I also know that my definition of creativity needs to be split into “imagination” and “creation”. The funny thing is that when I’m working, I make a clear distinction between “ideas” and “execution”. It’s very similar. In the work context, I personally believe that Ideas are cheap; execution is everything. Sometimes you do get that rare idea that flips everything upside down and revolutionizes the way something is done, but I am not particularly impressed by people who feel it absolves them of the responsibility of doing any heavy lifting. Thus, it’s rather ironic that I find myself being lazy with respect to being productive with respect to my personal projects. Doh!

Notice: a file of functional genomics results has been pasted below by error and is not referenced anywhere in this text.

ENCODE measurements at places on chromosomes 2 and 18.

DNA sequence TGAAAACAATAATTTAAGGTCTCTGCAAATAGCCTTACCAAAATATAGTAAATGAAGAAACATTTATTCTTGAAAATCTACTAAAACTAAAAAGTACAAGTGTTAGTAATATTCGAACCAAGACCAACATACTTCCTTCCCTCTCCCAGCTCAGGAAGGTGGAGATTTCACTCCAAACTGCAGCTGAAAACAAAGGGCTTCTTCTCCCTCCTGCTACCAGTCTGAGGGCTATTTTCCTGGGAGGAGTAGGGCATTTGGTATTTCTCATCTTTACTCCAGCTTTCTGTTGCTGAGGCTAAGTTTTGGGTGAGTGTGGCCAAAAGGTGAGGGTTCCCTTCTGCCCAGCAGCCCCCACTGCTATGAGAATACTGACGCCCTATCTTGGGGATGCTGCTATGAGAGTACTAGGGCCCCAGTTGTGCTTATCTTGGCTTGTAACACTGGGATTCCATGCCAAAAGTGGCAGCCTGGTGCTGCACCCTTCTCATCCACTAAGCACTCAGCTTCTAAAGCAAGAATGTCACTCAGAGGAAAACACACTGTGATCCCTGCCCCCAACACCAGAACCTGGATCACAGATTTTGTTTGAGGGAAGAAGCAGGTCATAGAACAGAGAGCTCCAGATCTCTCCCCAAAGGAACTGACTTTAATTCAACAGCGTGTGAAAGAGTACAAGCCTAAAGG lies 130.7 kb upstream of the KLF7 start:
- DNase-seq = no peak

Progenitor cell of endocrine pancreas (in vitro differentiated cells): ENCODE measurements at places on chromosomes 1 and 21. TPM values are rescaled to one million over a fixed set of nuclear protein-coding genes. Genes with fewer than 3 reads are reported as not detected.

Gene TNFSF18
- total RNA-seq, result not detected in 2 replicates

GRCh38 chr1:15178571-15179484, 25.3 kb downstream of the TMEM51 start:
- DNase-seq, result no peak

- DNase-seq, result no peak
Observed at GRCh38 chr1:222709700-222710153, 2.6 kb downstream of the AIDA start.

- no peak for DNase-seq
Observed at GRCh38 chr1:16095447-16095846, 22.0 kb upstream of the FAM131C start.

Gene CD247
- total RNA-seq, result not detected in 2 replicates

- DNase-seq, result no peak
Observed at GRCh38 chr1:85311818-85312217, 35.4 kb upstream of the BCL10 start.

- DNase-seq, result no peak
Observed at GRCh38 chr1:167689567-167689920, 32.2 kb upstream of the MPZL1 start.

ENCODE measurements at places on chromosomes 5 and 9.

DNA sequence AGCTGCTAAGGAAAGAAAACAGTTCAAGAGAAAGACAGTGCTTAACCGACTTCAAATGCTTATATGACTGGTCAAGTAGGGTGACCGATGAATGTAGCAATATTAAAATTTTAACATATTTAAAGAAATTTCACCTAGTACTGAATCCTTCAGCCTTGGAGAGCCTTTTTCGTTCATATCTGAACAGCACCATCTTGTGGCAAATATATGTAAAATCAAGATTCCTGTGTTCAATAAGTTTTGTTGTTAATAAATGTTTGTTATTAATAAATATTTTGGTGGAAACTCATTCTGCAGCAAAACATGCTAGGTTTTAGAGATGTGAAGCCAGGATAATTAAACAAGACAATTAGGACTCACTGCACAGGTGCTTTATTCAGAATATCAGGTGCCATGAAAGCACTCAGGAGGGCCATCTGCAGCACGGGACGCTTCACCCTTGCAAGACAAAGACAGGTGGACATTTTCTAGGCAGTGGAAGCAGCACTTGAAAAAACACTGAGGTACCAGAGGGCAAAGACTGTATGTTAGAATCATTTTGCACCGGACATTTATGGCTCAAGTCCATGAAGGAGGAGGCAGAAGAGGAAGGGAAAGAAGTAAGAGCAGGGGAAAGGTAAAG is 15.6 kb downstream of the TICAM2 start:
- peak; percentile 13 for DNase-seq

Creating a New Productivity System
So now I have some new guidelines:
- Chose projects for which I can successfully build the full 7-step personal fulfillment cycle. Otherwise, the project will stall, and I will not feel productive.
By making the distinction between being imaginative and being creative, I won’t feel like I’m wasting my potential. Imagination is one thing, and creating things is another.
I’m not sure about this, but I suspect that achieving any feeling of fulfillment, assuming it is authentic and sustainable, solves a lot of problems. Assuming you’ve got your other needs taken care of: once you’re plugged into that feedback cycle, there’s not a lot to complain about.
p>Step #2—the specific act of creation—is dependent on what talents are unique to the individual. And I’m NOT thinking just about skills…I’m thinking of the proclivities that reinforce certain skills over others. Identifying what those are will be important in determining the path of least resistance and maximum gain; It’s what they call “playing to your strengths”.
But more on that later.